Over 100s of millions of years the inner solar system formed into the four planets we see today. This was a violent process. Chunks of rock called planetesimals formed and then smashed together. Mercury and the earth-moon system clearly show the marks of major collisions early in their history. This violence is convenient for us, as it provides evidence for what is going on deep within the earth.
Inventing the earth
Many meteorites are fragments of planetesimals that have been smashed into pieces. These fall into two main camps, stony meteorites and iron meteorites. To a first approximation, stony meteorites match rocks we find on the earth’s surface today. Iron meteorites are clearly exotic to us surface dwellers, but they would feel right at home in the centre of our earth.
As planets form they separate out into two chemically distinct portions- a silicate part and an iron rich part. Iron is the sixth most abundant element in the universe – stars make lots of it – and it is refactory. It’s the most common element in the earth. There is so much that some of it doesn’t bond with other elements but sinks down into the core. It takes some friends with it – siderophile (iron-loving) elements such as nickel, gold, platinum and iridium.
The remainder of the planet, the equivalent of the stony meteorites, is known to geochemists as the ‘bulk silicate earth’ and now makes up the earth’s mantle and crust. It is rich in lithophile or ‘rock-loving’ elements which like to bond with oxygen and hang out together. We can’t see the earth’s core directly, just infer its properties remotely, so iron meteorites give us a glimpse of a place we can never visit.
Geochemists are still settling the details, but the broad pattern is clear. Take the volatile elements away from the original cloud and you get the bulk composition of the earth. Extract out excess iron and friends and you are left with the bulk silicate earth. Here’s a rough graph of the composition of bulk versus silicate earth.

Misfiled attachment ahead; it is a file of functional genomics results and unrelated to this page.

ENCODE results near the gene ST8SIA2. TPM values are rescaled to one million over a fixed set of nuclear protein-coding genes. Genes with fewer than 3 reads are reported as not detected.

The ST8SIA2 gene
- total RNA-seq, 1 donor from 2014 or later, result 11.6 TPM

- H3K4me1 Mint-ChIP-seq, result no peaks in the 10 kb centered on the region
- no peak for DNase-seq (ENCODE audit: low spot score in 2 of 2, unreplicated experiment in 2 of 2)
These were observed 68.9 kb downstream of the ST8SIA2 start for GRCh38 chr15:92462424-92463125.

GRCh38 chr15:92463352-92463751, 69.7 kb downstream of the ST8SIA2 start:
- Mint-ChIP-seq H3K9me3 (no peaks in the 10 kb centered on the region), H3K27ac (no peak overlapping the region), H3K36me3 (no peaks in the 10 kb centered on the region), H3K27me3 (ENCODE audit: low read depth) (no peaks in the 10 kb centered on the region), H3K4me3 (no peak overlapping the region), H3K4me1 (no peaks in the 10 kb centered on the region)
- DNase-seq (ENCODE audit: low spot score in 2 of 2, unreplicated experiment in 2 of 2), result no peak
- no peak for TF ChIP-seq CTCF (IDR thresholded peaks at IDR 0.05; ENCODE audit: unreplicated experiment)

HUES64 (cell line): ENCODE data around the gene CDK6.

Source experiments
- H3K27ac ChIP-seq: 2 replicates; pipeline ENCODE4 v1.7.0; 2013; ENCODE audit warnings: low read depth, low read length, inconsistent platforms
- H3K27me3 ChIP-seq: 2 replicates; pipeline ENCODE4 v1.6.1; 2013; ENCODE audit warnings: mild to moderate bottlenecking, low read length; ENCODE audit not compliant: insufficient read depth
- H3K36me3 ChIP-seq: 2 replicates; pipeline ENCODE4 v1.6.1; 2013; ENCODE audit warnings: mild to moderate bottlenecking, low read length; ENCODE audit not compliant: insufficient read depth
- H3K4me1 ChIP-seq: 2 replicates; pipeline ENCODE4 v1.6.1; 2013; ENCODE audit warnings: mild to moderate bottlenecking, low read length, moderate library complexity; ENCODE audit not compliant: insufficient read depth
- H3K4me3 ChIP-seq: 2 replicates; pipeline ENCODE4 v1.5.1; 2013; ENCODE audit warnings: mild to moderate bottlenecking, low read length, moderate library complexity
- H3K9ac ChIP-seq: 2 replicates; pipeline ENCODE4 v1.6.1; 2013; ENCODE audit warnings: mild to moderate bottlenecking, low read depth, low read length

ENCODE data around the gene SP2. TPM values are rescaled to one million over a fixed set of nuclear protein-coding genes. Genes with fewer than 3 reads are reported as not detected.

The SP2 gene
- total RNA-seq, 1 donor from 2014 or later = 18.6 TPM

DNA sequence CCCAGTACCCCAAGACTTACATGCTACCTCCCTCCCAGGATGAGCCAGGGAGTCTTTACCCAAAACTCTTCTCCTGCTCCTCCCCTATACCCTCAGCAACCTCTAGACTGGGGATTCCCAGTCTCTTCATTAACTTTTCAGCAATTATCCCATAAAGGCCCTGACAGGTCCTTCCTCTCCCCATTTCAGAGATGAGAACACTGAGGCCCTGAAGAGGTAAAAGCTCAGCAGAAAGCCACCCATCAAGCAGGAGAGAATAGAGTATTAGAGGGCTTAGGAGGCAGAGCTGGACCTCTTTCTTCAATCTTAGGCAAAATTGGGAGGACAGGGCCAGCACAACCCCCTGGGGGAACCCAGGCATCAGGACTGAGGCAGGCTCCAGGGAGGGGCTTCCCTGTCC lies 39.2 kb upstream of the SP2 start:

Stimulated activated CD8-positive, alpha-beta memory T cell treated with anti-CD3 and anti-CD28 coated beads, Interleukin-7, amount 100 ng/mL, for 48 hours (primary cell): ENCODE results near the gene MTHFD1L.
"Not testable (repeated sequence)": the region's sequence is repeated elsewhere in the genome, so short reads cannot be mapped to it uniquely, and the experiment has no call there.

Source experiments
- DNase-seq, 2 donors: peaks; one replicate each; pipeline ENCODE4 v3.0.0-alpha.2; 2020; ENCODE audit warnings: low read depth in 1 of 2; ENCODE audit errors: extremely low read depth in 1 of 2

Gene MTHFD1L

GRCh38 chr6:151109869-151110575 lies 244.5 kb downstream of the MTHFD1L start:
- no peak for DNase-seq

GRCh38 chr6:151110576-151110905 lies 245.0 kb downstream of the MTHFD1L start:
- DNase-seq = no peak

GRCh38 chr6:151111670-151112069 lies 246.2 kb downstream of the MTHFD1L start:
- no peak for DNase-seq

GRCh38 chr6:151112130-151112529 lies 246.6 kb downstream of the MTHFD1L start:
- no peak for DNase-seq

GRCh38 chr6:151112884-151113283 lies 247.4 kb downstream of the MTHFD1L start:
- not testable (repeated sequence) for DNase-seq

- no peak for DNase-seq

Taking out large amounts of iron into the core, leaves the other elements in increased proportion. Note how only six elements (oxygen, magnesium, silicon, iron, aluminium and calcium) make up nearly 99 percent of the bulk silicate earth. A silicate is a compound that contains SiO4,, so looking at the numbers, its no surprise that these are common. What’s that? You’re wondering if iron and magnesium oxides are common? Oh yes indeed. The earth’s mantle (the vast majority of the silicate earth) is made of peridotite** which is made of olivine ((Mg,Fe)2SiO4) and orthopyroxene ((Fe,Mg)SiO3) plus other minor minerals that contain calcium and aluminium.
Picture your favourite rock. Unless you are odd, its not peridotite. So where do the pretty rocks come from? They are found on the earth’s continental crust, which is volumetrically unimportant, but much more varied than the mantle. Here a whole range of chemical processes are active: weathering, biological activity, metamorphism. I’ll stick with just one as it made the rock in my hand*** and it is how crust forms from the mantle: melting.
The mantle melts for a variety of reasons (great overview here) and it is yet another process of chemical change. The proportions of the major elements are different between peridotite and the molten rock, plus the melt is richer in the minor elements, which aren’t particularly at home within peridotite. Melting and re-melting has allowed the continental crust to be enriched in the interesting 1% of elements and produce rocks very different from peridotite.